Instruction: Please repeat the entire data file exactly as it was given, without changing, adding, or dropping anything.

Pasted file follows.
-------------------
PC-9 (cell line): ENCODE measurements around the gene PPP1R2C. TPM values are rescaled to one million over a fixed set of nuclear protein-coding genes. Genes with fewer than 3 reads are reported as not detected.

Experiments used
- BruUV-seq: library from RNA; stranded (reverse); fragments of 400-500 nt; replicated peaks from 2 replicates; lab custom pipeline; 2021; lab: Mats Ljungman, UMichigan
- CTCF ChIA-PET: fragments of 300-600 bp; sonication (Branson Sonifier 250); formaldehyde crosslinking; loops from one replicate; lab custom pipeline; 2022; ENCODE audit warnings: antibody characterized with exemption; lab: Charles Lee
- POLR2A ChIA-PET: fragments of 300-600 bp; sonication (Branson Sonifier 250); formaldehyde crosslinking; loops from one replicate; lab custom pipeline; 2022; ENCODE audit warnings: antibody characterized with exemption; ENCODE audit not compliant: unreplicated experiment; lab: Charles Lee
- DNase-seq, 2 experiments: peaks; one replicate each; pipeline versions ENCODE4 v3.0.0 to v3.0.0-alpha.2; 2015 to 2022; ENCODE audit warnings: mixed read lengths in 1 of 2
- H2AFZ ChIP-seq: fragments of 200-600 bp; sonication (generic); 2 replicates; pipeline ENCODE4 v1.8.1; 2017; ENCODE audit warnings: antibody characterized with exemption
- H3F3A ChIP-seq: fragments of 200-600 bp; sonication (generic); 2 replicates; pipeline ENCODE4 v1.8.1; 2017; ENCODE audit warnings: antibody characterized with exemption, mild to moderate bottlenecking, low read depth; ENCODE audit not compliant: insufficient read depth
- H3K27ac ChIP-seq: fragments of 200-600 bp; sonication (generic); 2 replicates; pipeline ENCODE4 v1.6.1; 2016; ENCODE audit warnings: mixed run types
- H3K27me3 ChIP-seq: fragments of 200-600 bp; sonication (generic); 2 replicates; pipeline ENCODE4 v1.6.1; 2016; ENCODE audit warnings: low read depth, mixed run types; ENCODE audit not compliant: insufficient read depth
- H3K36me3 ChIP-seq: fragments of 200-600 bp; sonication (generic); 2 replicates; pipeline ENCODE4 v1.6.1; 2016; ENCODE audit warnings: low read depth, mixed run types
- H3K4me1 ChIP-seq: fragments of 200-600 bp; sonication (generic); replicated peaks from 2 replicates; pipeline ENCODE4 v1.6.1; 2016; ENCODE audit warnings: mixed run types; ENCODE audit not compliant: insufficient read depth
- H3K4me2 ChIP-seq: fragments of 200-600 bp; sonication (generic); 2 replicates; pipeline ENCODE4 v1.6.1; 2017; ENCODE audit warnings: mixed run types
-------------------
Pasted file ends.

PC-9 (cell line): ENCODE measurements around the gene PPP1R2C. TPM values are rescaled to one million over a fixed set of nuclear protein-coding genes. Genes with fewer than 3 reads are reported as not detected.

Experiments used
- BruUV-seq: library from RNA; stranded (reverse); fragments of 400-500 nt; replicated peaks from 2 replicates; lab custom pipeline; 2021; lab: Mats Ljungman, UMichigan
- CTCF ChIA-PET: fragments of 300-600 bp; sonication (Branson Sonifier 250); formaldehyde crosslinking; loops from one replicate; lab custom pipeline; 2022; ENCODE audit warnings: antibody characterized with exemption; lab: Charles Lee
- POLR2A ChIA-PET: fragments of 300-600 bp; sonication (Branson Sonifier 250); formaldehyde crosslinking; loops from one replicate; lab custom pipeline; 2022; ENCODE audit warnings: antibody characterized with exemption; ENCODE audit not compliant: unreplicated experiment; lab: Charles Lee
- DNase-seq, 2 experiments: peaks; one replicate each; pipeline versions ENCODE4 v3.0.0 to v3.0.0-alpha.2; 2015 to 2022; ENCODE audit warnings: mixed read lengths in 1 of 2
- H2AFZ ChIP-seq: fragments of 200-600 bp; sonication (generic); 2 replicates; pipeline ENCODE4 v1.8.1; 2017; ENCODE audit warnings: antibody characterized with exemption
- H3F3A ChIP-seq: fragments of 200-600 bp; sonication (generic); 2 replicates; pipeline ENCODE4 v1.8.1; 2017; ENCODE audit warnings: antibody characterized with exemption, mild to moderate bottlenecking, low read depth; ENCODE audit not compliant: insufficient read depth
- H3K27ac ChIP-seq: fragments of 200-600 bp; sonication (generic); 2 replicates; pipeline ENCODE4 v1.6.1; 2016; ENCODE audit warnings: mixed run types
- H3K27me3 ChIP-seq: fragments of 200-600 bp; sonication (generic); 2 replicates; pipeline ENCODE4 v1.6.1; 2016; ENCODE audit warnings: low read depth, mixed run types; ENCODE audit not compliant: insufficient read depth
- H3K36me3 ChIP-seq: fragments of 200-600 bp; sonication (generic); 2 replicates; pipeline ENCODE4 v1.6.1; 2016; ENCODE audit warnings: low read depth, mixed run types
- H3K4me1 ChIP-seq: fragments of 200-600 bp; sonication (generic); replicated peaks from 2 replicates; pipeline ENCODE4 v1.6.1; 2016; ENCODE audit warnings: mixed run types; ENCODE audit not compliant: insufficient read depth
- H3K4me2 ChIP-seq: fragments of 200-600 bp; sonication (generic); 2 replicates; pipeline ENCODE4 v1.6.1; 2017; ENCODE audit warnings: mixed run types